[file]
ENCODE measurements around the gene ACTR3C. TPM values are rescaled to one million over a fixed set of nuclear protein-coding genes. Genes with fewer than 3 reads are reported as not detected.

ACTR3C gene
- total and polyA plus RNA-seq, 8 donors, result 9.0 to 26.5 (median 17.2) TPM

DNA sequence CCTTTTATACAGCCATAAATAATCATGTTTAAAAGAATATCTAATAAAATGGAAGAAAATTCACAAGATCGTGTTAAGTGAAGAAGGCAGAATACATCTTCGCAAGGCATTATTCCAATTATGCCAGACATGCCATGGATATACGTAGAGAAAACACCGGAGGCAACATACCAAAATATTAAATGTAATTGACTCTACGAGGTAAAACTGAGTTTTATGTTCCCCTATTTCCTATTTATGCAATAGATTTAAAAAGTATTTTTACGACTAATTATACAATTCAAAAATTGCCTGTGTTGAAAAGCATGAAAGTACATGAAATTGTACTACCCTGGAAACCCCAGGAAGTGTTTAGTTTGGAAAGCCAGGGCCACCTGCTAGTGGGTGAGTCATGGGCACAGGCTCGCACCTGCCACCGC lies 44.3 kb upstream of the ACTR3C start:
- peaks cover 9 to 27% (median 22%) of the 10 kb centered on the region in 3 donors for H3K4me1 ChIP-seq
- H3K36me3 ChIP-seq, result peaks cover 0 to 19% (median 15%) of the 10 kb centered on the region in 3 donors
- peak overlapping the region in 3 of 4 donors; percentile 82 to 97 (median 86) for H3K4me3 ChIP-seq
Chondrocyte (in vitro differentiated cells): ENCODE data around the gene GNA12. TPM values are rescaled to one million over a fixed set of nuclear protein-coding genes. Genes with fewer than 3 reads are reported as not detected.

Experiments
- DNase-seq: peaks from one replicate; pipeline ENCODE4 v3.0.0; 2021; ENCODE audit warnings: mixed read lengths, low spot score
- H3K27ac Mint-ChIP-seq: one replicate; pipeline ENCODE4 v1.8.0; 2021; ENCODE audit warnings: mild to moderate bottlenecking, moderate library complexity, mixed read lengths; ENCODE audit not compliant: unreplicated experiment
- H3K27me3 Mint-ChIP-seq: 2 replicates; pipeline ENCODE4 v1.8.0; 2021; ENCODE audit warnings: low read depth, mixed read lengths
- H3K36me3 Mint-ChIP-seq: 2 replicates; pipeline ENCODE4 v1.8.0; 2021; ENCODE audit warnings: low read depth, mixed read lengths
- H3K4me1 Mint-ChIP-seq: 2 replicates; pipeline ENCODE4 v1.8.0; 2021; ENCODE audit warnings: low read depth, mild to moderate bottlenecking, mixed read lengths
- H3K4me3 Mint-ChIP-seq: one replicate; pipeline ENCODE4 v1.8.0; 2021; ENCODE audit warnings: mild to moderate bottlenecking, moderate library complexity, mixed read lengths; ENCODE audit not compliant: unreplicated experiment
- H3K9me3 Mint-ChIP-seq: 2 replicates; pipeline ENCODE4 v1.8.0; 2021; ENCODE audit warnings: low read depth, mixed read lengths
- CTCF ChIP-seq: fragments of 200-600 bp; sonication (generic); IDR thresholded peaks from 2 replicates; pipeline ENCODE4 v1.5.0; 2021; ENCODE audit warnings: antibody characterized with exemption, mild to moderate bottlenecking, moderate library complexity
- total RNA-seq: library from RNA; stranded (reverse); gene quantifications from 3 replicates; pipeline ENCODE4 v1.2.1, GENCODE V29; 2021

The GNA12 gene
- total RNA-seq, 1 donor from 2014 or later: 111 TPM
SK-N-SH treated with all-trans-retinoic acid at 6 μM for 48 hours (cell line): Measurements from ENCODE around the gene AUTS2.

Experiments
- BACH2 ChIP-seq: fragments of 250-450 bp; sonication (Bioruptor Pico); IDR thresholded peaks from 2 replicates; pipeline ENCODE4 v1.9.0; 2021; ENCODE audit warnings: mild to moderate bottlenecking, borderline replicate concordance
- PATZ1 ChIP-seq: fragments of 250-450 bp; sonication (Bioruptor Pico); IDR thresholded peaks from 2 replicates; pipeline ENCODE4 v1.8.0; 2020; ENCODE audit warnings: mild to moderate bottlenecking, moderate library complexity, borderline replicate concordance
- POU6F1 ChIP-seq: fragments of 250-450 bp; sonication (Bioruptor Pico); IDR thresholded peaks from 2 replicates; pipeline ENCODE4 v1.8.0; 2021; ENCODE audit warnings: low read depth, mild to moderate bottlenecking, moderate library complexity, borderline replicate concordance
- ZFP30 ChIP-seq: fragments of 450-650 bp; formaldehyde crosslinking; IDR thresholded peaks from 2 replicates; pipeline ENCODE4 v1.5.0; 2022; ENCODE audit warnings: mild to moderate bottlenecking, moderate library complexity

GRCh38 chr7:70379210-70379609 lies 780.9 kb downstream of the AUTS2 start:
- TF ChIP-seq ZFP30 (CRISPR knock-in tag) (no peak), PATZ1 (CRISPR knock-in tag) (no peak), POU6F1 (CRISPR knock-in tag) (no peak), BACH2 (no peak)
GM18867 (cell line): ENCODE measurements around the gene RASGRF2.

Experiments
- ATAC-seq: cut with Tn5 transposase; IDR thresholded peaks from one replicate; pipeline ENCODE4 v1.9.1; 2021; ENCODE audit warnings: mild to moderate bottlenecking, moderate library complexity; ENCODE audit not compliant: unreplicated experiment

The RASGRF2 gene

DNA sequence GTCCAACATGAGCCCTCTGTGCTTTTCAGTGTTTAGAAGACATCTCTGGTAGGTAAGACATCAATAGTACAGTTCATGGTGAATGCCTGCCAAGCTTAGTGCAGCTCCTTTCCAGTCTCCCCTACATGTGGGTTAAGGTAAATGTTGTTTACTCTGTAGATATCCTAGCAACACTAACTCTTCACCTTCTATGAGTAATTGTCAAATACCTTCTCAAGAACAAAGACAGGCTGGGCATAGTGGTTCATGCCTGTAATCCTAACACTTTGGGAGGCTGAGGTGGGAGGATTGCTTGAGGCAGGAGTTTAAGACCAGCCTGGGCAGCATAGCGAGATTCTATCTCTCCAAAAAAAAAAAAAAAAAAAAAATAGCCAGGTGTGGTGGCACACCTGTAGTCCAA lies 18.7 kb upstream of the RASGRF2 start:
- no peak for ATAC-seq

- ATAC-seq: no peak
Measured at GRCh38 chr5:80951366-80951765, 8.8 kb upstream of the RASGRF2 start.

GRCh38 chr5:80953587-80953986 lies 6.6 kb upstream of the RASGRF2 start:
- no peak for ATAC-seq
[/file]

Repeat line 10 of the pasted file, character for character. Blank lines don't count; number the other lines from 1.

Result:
- DNase-seq: peaks from one replicate; pipeline ENCODE4 v3.0.0; 2021; ENCODE audit warnings: mixed read lengths, low spot score